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Home / Mumbai News / ‘Problem’ tigress caught from Melghat, sent to rescue centre in Nagpur

‘Problem’ tigress caught from Melghat, sent to rescue centre in Nagpur

Forest officials said the tigress, E1, was transported to the Gorewada Rescue Centre (Zoo) in Nagpur on Monday and will remain there till a decision is taken on whether to release her back in the wild.

mumbai Updated: Sep 04, 2019 10:52 IST
Badri Chatterjee
Badri Chatterjee
Hindustan Times, Mumbai
A three-year-old tigress from the buffer area of Melghat Tiger Reserve was captured by the Maharashtra forest department on Sunday.
A three-year-old tigress from the buffer area of Melghat Tiger Reserve was captured by the Maharashtra forest department on Sunday. (HT Photo/ Representative image)
         

The Maharashtra forest department on Sunday captured a three-year-old tigress from the buffer area of Melghat Tiger Reserve (MTR). The tigress, who has killed two people in the past four months, was sent to a rescue centre in Nagpur.

Forest officials said the tigress, E1, was transported to the Gorewada Rescue Centre (Zoo) in Nagpur on Monday and will remain there till a decision is taken on whether to release her back in the wild.

Originally from Ekara forest zone, Brahmapuri in Chandrapur district, E1 was one of three tigers radio-collared from by the Wildlife Institute of India (WII), Dehradun, between January and February, to study tiger dispersal patterns and changes in habitat. E1 had killed a villager in the north Brahmapuri range, which is near human settlements, in May. She is also suspected of another killing and was reported to have been seen in the vicinity, said forest officials.

“Following this, she was captured on May 31 and kept in isolation in Gorewada for over three weeks,” said Nitin Kakodkar, principal chief conservator of forest (wildlife). “Subsequently, the animal was translocated by the forest department to the core area of MTR in Amravati district on July 1.”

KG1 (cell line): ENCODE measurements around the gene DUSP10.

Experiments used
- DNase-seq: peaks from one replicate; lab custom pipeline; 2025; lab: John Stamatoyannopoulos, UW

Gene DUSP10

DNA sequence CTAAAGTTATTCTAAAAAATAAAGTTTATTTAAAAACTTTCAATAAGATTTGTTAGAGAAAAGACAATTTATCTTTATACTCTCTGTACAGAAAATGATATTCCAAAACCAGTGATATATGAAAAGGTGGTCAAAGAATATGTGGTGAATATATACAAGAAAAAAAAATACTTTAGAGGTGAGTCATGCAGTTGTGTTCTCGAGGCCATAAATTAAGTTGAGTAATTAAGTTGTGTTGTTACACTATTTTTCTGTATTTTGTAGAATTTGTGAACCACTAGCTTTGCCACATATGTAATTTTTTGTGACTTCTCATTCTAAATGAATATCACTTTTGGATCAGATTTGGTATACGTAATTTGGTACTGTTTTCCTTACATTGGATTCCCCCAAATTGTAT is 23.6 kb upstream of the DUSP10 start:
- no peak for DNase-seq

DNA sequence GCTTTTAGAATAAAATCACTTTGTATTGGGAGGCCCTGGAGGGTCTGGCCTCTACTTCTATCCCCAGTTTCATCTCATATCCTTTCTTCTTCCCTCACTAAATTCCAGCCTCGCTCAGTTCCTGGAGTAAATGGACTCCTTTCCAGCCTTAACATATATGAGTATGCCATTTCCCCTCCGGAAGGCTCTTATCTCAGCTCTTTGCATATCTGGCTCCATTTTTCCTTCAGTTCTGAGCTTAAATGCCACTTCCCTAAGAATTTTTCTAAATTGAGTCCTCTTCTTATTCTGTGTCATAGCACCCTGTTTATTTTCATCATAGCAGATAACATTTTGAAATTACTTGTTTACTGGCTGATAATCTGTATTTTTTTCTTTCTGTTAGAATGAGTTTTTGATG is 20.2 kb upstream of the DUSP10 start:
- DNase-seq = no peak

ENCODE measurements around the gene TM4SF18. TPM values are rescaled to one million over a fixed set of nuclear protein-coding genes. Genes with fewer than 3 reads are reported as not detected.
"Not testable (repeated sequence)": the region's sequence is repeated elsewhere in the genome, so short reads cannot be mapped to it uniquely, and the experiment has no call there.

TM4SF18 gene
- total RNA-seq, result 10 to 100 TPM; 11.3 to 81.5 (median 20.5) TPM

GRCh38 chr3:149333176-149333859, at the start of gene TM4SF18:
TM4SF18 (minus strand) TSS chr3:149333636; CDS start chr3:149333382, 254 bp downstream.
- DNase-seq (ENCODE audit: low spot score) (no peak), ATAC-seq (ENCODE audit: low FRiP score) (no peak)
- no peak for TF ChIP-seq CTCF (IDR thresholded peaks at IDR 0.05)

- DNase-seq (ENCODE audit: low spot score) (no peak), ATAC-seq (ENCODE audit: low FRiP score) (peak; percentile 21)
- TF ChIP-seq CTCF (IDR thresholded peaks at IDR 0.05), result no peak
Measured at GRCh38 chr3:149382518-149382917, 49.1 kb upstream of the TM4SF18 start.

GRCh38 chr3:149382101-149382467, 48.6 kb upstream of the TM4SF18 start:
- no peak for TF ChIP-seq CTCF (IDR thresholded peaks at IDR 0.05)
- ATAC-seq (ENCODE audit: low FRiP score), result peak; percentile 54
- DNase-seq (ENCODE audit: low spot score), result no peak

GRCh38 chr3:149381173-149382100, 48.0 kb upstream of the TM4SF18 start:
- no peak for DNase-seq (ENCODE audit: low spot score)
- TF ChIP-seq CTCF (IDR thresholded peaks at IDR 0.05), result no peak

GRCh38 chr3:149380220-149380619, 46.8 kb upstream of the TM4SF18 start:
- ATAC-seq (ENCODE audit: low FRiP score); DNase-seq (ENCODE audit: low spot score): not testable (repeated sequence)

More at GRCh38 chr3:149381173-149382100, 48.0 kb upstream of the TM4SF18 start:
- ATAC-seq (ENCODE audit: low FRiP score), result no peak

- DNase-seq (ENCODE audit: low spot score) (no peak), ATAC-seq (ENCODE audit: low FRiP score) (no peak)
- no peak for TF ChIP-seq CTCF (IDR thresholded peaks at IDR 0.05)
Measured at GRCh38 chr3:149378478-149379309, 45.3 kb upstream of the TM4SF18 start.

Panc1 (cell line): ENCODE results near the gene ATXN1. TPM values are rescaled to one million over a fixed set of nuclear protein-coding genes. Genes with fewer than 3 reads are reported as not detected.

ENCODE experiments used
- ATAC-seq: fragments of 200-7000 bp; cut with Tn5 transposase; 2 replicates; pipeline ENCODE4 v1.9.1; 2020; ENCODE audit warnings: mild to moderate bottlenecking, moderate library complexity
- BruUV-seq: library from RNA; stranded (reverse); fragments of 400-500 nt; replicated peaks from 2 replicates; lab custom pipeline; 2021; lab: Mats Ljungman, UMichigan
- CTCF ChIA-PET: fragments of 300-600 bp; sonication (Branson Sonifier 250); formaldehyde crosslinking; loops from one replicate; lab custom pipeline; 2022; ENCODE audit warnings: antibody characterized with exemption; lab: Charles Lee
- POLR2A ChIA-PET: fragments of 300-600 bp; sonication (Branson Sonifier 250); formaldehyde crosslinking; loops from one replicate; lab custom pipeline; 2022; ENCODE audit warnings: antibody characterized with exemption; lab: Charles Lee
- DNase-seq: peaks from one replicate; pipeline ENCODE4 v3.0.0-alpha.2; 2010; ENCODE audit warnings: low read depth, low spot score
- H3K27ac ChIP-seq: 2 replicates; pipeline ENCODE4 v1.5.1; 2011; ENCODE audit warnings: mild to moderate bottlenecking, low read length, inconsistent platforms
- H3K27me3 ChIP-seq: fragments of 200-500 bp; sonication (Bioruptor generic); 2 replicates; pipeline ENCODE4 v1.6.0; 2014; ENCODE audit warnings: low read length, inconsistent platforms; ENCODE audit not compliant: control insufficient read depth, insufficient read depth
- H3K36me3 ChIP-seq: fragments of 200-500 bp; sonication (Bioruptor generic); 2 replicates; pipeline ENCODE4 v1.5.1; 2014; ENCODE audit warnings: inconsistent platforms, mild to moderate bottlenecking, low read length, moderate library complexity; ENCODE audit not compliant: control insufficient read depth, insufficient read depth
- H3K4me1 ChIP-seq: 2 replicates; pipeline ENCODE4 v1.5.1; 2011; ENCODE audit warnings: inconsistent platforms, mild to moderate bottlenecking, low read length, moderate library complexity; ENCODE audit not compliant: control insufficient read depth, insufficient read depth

A day after being relocated, E1 moved closer to the buffer area and is suspected to have attacked a seven-year-old girl in Kekdakheda village. “In all, the tigress is responsible for killing 26 cattle and wild animals, mostly along the periphery of MTR,” said another forest officer.

Most recently, a 45-year-old farmer was attacked and killed on his farm in Dadra village in MTR’s periphery last Friday night, and another man was left injured in the incident. “Residents of 10 villages feared for their life following such attacks and we needed to act for their safety,” said the forest officer from MTR.

Kakodkar said the best option was to keep the tiger at the rescue centre.“For me the easiest option is to cage her in the rescue centre. There are no plans of immediate release. We will consult WII scientists for their view,” said Nitin Kakodkar, principal chief conservator of forest (wildlife).

The rescue operation was carried out by a team of 30 officials including rapid rescue teams and four veterinary officers. WII has been asked to study E1’s radio collaring data over the past few months to analyse her movement and the pattern of kills, to assess whether she can be released in the wild again.

“We need to see whether there is a repetitive pattern of at least 10 tigers doing the same thing based on radio-collar studies. Do we really want tigers outside protected areas to breed, which will have similar repercussions as E1,” said Bilal Habib, scientist from Wildlife Institute of India, Dehradun.

Translocation of tigers an inaccurate method? WII scientists to study pattern

Bilal Habib, scientist from Wildlife Institute of India, Dehradun highlighted that E1 was born in a human dominated landscape, she attacked one person when she became a sub adult. Following her translocation to Melghat’s core area, she still made her way to the periphery where similar conflict took place. “This is just one example as of now. We need to see whether there is a repetitive pattern of at least 10 tigers doing the same thing based on radio-collar studies. Then we will need to change the way we are thinking. Do we really want tigers outside protected areas to breed, which will have similar repercussions as E1. This is a big challenge and we have no answers yet,” said Habib.

Prior to this incident, four other tigers in Maharashtra which were translocated from their original territory to new ones since 2012 did not survive raising questions about the methodology being used by the department.

“We have to go by animal to animal and case wise basis before coming to any conclusion,” said Nitin Kakodkar, principal chief conservator of forest (wildlife).